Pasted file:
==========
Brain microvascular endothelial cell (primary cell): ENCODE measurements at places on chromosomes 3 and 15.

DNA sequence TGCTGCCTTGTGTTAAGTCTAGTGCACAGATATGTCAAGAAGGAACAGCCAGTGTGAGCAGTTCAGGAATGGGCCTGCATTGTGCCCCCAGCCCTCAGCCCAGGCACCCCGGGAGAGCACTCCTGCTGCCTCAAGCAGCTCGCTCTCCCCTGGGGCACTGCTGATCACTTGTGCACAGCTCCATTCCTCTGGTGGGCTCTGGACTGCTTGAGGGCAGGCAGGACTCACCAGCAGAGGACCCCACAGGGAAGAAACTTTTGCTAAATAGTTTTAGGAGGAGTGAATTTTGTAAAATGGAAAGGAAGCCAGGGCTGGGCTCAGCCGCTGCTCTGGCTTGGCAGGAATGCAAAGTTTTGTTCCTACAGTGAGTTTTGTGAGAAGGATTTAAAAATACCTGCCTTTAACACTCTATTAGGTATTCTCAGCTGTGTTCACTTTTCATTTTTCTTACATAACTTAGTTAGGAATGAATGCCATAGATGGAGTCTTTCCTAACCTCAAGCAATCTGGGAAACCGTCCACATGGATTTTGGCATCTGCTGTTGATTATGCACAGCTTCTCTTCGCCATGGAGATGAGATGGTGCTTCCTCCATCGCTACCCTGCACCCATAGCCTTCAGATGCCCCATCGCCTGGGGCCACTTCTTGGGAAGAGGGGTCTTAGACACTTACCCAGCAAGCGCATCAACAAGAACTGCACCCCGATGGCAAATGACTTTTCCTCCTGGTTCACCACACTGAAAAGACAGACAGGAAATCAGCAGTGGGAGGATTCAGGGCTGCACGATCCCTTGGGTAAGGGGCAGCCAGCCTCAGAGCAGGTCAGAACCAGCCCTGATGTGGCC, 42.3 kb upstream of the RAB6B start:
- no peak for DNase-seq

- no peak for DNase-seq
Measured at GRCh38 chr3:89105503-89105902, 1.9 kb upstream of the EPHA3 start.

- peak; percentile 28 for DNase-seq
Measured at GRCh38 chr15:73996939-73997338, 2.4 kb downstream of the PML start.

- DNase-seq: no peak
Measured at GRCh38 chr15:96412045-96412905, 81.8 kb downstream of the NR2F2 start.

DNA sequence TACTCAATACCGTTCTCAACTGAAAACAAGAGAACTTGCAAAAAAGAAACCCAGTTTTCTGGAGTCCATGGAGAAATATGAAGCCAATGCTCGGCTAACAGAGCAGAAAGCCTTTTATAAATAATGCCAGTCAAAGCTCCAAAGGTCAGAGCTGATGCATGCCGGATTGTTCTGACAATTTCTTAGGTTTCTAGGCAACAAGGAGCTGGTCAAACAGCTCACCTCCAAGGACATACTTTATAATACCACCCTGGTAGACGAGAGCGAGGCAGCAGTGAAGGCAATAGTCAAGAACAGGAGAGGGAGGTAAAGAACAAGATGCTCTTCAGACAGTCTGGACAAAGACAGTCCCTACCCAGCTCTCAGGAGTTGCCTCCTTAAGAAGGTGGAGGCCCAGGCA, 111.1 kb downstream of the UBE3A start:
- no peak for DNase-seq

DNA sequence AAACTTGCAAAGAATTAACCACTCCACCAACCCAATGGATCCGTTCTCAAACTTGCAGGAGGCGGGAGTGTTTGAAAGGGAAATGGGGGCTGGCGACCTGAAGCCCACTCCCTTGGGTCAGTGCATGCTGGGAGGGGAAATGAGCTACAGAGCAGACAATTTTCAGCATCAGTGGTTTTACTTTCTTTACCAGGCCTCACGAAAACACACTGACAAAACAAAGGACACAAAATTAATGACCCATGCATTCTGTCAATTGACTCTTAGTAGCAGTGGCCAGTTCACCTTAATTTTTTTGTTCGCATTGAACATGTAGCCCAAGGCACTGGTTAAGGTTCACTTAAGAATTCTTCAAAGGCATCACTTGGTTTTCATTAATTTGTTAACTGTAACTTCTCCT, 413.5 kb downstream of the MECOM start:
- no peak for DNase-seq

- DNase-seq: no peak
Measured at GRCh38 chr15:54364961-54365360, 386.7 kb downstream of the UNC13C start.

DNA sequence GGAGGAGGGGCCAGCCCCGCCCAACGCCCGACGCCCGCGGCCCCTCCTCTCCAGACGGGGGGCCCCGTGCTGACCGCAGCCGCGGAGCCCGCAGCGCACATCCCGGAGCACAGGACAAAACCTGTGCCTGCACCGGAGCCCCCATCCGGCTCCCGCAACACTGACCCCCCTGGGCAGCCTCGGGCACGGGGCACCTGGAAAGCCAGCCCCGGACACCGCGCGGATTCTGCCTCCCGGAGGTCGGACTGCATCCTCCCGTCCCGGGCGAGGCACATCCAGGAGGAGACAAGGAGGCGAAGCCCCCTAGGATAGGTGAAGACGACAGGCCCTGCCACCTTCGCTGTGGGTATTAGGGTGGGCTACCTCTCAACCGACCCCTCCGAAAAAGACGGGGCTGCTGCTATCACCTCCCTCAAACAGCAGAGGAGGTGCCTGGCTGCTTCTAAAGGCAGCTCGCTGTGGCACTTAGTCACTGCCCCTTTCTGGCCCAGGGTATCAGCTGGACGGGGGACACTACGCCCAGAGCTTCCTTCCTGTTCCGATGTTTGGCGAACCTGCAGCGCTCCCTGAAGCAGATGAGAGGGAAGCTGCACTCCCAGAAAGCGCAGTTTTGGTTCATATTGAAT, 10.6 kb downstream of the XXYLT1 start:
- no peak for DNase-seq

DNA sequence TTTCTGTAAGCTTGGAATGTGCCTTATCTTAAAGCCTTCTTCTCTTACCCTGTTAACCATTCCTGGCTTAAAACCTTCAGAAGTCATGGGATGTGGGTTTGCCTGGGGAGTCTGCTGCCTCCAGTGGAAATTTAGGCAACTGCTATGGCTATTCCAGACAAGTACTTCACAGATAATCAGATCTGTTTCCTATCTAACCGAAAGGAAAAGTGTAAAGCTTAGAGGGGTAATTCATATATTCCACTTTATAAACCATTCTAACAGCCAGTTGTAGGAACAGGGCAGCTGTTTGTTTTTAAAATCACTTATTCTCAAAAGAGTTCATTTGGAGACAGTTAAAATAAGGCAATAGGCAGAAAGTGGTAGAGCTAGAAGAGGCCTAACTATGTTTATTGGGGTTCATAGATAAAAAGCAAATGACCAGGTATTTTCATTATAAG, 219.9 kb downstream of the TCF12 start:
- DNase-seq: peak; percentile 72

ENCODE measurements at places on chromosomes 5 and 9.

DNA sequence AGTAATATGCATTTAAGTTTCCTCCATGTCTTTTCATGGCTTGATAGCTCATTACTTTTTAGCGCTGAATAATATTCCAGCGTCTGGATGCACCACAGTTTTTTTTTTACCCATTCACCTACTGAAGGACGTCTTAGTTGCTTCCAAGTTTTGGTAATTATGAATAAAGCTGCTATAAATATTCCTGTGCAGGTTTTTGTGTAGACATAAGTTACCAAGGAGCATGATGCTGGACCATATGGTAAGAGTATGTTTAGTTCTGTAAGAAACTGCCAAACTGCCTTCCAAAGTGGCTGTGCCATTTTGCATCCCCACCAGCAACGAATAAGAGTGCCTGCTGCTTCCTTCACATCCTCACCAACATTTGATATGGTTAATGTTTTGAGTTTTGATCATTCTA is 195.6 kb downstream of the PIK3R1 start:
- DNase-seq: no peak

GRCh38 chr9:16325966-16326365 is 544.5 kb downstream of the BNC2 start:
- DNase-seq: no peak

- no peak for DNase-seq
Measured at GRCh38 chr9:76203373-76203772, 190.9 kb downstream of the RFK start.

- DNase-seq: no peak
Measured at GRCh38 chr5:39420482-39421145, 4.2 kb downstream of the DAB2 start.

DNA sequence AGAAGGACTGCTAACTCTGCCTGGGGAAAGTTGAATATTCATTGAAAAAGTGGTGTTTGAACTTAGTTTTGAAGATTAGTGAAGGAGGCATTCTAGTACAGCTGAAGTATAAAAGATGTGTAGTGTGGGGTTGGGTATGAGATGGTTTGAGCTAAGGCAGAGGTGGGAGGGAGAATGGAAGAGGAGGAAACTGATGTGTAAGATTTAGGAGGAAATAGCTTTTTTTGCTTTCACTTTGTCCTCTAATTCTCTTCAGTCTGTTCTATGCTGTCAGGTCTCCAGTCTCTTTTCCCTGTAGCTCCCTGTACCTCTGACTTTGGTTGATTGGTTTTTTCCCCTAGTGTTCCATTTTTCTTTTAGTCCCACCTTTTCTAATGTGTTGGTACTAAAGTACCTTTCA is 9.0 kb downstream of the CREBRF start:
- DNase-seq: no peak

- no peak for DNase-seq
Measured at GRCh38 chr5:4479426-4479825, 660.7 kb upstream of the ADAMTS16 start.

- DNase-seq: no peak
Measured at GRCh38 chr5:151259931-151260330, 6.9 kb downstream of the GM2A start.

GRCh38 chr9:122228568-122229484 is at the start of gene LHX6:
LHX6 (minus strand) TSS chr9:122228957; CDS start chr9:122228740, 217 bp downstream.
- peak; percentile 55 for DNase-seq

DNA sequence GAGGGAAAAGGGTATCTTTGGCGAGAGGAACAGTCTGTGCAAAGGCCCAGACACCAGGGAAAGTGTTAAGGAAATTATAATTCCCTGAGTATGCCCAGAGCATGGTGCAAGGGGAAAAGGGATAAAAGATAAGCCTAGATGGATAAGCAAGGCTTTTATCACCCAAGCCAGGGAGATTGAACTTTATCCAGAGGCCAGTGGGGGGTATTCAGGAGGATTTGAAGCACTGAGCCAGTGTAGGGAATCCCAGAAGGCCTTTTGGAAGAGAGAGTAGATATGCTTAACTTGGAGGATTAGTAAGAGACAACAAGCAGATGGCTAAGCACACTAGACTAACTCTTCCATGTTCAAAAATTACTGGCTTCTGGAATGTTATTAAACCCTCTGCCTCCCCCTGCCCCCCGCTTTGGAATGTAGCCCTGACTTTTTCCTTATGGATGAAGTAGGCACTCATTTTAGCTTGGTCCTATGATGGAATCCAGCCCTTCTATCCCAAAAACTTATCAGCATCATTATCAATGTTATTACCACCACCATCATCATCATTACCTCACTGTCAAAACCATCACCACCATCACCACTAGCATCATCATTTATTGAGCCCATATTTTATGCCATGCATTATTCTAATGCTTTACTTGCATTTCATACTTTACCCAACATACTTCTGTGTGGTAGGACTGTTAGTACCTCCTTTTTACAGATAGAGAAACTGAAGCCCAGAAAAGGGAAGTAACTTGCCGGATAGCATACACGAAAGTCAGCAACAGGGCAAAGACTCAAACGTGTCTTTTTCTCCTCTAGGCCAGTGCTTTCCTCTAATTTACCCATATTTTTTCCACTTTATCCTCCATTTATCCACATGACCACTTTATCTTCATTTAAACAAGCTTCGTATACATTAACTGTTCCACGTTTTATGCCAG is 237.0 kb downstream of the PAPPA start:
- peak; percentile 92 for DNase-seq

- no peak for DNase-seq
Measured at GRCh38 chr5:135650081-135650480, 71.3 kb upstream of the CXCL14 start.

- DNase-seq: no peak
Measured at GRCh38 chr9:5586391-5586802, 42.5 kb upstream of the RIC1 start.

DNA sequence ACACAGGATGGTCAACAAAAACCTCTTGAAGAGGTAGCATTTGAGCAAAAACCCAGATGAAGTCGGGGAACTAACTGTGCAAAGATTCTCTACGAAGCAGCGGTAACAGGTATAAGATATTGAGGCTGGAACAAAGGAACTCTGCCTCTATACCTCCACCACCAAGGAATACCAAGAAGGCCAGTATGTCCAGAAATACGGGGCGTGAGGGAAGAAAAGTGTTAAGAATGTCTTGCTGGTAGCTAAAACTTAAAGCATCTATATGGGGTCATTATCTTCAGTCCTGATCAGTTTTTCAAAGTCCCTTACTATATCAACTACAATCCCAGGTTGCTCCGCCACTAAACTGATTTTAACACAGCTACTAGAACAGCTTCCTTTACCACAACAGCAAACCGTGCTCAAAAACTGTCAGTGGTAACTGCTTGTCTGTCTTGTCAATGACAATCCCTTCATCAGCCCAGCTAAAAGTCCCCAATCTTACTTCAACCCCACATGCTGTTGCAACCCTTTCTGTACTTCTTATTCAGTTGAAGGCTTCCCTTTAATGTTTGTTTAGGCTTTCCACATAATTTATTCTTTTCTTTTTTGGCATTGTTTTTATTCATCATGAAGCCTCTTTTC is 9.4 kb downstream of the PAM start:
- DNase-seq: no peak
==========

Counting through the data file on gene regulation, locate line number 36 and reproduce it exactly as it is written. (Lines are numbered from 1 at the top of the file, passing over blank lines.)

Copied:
LHX6 (minus strand) TSS chr9:122228957; CDS start chr9:122228740, 217 bp downstream.